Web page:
Controlling the CT-30 Thermostat


Summary

With all the work I've done to set up a thermostat under the control of a KRL program, controlling the thermostat from Google calendar is quite simple. This post discusses the rules that make the thermostat work.

In my last blog post on the CT-30 thermostat project, I discussed how to talk back to the thermostat using it's API, how to express that in KRL, and the endpoint that ties the two together. In this post, we tie everything together and start controlling the thermostat.

Programming the Thermostat

My goal has been to be able to control the thermostat from a Google calendar. I find scheduling tasks much easier with a calendar interface and Google's is convenient and has an API. What's more, I can create as many calendars as I want, so I could have one for each HVAC zone. As you can see from the following screenshot, the calendar simple has entries for "Temperature" followed by an acceptable temperature range, such as "71-77."

ct-30 calendar

I used Sam Curren's Google calendar module to access the calendar. The module provides a function, now() that, given a regular expression, returns the JSON structure of the current event, if the regular expression matches the event title.

The rule get_temperature_target looks at the calendar whenever there's a thermostat:new_temperature event and calculates the maximum and minimum temperature targets. We have a noop() action so that we can use the condition (max_temp && min_temp) to guard the statements in the postlude. Once the rule has grabbed the maximum and minimum temperatures out of the calendar, it will know what they are even if there's no current event on the calendar with "Temperature" in its title because we put them in entity variables. Once the temperature range is set, it stays the same until reset.

rule get_temperature_target {
  select when thermostat new_temperature
  pre {
    event_detail = gcal:now("/Temperature/");
    temp_title = event_detail.pick("$..title");
    target_temps = temp_title.extract(re/(\\d\\d)\\s*-\\s*(\\d\\d)/);
    max_temp = target_temps[1];
    min_temp = target_temps[0];
  }
  if(max_temp && min_temp) then noop();
  fired {
    set ent:max_temp_target max_temp;
    set ent:min_temp_target min_temp;
    raise explicit event new_target_temperature 
      with max_temp = max_temp
       and min_temp = min_temp
       and mode = event:attr("mode");
    log "Target temperature: #{min_temp} - #{max_temp}";
  }
}

Recall that the thermostat:new_temperature is raised by the thermostat endpoint regularly (once a minute), so the thermostat is constantly calling home to see if there's a new target temperature. In production, this could probably be adjusted to every five minutes or even more since the calendar only works in five minute increments itself.

The get_temperature_target rule raises the explicit event new_target_temperature if it has a new target temperature so that we can control the thermostat.

Controlling the Thermostat

The CT-30 thermostat doesn't support using a temperature range directly. There's no "auto" mode that just keeps the temperature within the range. It has to be either "off" or in "heat" or "cool" mode. That's ok, because we can easily program that up ourselves with KRL.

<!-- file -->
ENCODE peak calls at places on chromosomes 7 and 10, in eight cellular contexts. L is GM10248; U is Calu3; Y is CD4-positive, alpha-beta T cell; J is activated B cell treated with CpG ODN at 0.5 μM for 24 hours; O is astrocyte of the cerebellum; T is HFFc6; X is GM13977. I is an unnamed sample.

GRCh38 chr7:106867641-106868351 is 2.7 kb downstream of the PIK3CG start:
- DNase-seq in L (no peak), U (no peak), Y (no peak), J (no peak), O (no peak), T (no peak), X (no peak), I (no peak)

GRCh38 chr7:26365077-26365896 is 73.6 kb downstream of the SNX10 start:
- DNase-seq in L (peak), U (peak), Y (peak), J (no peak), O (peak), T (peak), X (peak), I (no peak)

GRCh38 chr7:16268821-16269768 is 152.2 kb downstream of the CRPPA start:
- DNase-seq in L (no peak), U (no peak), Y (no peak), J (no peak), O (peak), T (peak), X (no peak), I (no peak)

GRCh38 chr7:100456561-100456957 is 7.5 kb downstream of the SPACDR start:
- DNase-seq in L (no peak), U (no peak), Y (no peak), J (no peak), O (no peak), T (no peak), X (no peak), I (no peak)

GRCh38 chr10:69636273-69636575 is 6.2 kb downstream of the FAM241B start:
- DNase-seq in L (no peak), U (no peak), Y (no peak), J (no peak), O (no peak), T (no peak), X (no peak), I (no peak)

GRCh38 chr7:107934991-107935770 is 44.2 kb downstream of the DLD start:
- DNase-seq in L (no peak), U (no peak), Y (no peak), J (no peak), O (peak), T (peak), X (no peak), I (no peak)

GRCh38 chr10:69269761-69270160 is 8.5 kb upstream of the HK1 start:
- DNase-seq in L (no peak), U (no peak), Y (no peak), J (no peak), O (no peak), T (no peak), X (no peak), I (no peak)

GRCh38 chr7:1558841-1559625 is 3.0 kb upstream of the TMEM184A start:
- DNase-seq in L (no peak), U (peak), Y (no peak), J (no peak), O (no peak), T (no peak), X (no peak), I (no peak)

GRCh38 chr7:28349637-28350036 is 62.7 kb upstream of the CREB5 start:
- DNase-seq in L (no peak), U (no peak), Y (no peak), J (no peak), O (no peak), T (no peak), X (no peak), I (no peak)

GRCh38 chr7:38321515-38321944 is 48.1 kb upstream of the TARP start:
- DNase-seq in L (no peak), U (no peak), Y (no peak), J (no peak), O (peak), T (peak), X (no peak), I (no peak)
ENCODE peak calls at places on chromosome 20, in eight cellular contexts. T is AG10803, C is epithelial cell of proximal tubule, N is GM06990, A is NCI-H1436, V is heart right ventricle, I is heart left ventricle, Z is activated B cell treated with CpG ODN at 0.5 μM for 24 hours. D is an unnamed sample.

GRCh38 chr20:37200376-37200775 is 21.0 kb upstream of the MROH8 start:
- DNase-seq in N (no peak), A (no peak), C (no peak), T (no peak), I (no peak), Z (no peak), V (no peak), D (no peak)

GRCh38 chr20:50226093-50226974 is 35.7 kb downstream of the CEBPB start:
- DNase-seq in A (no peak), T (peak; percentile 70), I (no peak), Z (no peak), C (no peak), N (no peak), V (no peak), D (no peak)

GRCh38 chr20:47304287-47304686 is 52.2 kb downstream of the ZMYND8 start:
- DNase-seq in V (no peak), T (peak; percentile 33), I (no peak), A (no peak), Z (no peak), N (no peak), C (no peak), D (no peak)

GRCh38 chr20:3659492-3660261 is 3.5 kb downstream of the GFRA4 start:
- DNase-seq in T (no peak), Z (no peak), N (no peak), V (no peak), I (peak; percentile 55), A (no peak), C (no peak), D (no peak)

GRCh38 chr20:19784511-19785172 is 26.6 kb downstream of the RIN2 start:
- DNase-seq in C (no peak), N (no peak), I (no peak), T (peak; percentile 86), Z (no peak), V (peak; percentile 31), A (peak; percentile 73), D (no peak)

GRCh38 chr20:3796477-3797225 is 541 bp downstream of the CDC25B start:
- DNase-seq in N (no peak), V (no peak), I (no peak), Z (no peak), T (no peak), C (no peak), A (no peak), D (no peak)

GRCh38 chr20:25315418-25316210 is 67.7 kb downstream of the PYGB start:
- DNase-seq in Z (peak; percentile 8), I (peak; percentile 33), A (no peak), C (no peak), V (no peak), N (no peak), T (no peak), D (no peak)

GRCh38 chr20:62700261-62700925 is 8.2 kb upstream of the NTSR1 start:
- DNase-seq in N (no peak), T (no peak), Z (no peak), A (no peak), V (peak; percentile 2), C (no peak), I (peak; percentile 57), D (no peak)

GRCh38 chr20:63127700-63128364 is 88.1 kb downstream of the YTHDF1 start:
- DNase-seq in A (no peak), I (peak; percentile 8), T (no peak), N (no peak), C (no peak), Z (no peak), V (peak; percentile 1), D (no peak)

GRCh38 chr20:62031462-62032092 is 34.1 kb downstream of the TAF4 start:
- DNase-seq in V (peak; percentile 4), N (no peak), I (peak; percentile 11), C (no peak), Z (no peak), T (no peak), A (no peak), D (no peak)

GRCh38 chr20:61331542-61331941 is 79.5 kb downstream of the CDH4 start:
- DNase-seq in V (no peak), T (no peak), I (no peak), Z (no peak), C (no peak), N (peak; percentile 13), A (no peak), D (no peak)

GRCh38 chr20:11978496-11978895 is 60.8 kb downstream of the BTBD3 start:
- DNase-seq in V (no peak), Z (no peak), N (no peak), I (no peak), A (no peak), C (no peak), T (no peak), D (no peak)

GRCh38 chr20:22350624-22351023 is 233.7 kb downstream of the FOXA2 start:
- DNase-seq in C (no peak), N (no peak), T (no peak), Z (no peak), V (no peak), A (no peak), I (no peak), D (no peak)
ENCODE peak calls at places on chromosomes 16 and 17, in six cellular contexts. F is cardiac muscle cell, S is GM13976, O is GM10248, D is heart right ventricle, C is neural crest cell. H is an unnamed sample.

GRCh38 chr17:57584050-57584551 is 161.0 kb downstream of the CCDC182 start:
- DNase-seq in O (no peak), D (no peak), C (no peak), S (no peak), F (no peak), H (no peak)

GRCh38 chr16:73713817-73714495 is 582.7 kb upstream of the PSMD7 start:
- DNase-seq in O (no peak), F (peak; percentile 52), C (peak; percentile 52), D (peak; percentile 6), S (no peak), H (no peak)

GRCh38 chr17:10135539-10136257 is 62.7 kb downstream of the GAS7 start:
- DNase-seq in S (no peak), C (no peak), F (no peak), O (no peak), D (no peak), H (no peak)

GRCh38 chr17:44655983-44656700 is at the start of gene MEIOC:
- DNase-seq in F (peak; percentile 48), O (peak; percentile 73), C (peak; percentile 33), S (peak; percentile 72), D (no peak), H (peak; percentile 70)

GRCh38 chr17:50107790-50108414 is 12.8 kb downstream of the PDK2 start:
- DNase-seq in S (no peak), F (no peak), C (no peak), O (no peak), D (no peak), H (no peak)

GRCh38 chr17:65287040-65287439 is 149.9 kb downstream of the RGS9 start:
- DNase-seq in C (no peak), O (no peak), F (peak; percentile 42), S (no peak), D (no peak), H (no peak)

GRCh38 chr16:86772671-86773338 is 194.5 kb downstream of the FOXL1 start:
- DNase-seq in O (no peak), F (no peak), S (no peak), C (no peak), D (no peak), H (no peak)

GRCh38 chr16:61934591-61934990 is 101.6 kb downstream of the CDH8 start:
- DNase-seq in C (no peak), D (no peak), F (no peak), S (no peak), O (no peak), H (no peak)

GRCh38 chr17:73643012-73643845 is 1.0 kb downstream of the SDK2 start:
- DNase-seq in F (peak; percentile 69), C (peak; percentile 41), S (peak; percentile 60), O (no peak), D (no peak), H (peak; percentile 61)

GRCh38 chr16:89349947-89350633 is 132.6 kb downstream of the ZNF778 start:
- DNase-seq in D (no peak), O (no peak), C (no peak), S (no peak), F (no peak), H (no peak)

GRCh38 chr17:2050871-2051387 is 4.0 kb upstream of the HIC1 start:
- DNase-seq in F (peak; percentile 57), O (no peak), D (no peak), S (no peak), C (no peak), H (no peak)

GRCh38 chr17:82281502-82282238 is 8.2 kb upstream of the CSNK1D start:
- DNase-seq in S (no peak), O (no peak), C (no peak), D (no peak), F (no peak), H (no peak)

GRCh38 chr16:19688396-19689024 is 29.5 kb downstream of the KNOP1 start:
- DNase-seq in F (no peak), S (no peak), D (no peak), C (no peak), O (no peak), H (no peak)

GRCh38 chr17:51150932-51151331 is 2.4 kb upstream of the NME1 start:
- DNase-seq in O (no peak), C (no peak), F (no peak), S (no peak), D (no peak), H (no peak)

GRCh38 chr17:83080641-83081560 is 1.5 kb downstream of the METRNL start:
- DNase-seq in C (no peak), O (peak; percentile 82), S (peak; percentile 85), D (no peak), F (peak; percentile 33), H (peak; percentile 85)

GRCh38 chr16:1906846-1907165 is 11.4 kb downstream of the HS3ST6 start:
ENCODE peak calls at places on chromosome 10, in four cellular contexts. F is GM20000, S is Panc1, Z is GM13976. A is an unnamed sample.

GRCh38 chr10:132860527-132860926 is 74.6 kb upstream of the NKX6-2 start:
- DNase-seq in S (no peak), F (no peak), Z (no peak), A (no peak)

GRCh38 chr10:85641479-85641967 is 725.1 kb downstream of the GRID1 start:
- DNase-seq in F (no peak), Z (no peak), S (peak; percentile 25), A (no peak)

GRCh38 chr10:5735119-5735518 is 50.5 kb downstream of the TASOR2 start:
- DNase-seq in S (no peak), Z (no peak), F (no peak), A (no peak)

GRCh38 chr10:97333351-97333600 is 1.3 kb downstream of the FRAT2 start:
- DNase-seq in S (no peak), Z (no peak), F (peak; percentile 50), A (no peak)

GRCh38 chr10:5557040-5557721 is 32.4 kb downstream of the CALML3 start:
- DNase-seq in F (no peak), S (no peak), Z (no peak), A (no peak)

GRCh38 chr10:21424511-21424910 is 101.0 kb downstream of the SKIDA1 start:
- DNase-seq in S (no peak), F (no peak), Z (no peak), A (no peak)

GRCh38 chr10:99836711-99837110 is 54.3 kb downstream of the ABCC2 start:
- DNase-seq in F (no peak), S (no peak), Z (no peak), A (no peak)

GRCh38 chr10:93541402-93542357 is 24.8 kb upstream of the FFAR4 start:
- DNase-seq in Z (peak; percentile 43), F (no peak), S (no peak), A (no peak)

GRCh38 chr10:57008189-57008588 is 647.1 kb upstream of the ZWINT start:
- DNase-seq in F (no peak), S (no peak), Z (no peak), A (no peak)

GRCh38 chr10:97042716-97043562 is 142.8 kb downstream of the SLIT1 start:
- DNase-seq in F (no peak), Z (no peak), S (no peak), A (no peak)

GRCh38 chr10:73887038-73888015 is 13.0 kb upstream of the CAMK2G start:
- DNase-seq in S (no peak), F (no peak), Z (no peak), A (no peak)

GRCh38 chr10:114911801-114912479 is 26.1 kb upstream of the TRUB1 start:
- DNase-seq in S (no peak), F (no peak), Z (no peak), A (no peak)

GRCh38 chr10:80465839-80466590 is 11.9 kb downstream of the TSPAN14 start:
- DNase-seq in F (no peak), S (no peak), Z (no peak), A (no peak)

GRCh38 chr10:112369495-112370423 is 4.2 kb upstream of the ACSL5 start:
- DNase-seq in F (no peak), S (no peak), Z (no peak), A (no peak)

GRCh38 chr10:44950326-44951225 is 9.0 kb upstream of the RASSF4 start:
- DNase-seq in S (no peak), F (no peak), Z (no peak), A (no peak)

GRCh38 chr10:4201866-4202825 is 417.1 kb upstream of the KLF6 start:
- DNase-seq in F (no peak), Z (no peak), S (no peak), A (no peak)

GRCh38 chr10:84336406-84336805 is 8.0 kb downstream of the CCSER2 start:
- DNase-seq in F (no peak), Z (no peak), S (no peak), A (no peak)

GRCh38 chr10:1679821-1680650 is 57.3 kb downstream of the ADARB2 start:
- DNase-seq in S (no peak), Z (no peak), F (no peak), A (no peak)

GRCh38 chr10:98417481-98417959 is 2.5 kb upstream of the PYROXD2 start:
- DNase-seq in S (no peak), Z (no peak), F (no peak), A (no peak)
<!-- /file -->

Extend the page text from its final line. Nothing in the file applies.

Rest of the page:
The rule set_target_and_mode responds to an explicit:new_target_temperature event and uses the temperature range we set with get_temperature_target rule to control the thermostat. To support the range, it has to determine if the thermostat should be in "heat" or "cool" mode as well as determine the appropriate target temperature. Both of these calculations use the current temperature. We do the comparisons against the maximum and minimum temperatures adjusted with a bound (currently equal to 1) to expand the range slightly to avoid ranges that are too narrow.

rule set_target_and_mode {
  select when explicit new_target_temperature
  pre {
    curr_temperature = event:attr("temperature");
    max_temp = event:attr("max_temp");
    min_temp = event:attr("min_temp");
    mode = (curr_temperature > max_temp+bound) => "cool" |
           (curr_temperature < min_temp-bound) => "heat" |
\t\t\t\t\t\t  "no_change";
    temperature = (mode eq "cool") => max_temp |
                  (mode eq "heat") => min_temp |
                                      curr_temperature;
    }
    if(mode neq ent:curr_mode || 
       temperature neq ent:curr_target) then { 
      radstat:set_temperature(mode, temperature);
    }
    fired {
      set ent:curr_mode mode; 
      set ent:curr_target temperature; 
      raise explicit event updated_thermostat
       with mode = mode
        and target_temp = temperature;
    log "Setting mode to #{mode} for temperature #{temperature}"
  }
}\t\t      

The rule only fires if the mode changes or temperature to avoid constantly updating the thermostat. The rule uses the set_temperature() action to set the mode and target temperature. The postlude stores the new mode and target and raises an explicit event updated_thermostat_target so that any downstream rules can listen and update their behavior, if necessary.

Conclusion

There are a few improvements I could make to the code:

  • I don't do any range checking to ensure that the maximum is really bigger than the minimum.
  • I expand the range indiscriminately, whether it's too narrow or not.

These aren't hard and I'll probably get them done this afternoon. Then the thermostat will be ready to installation so that it can start its beta test phase.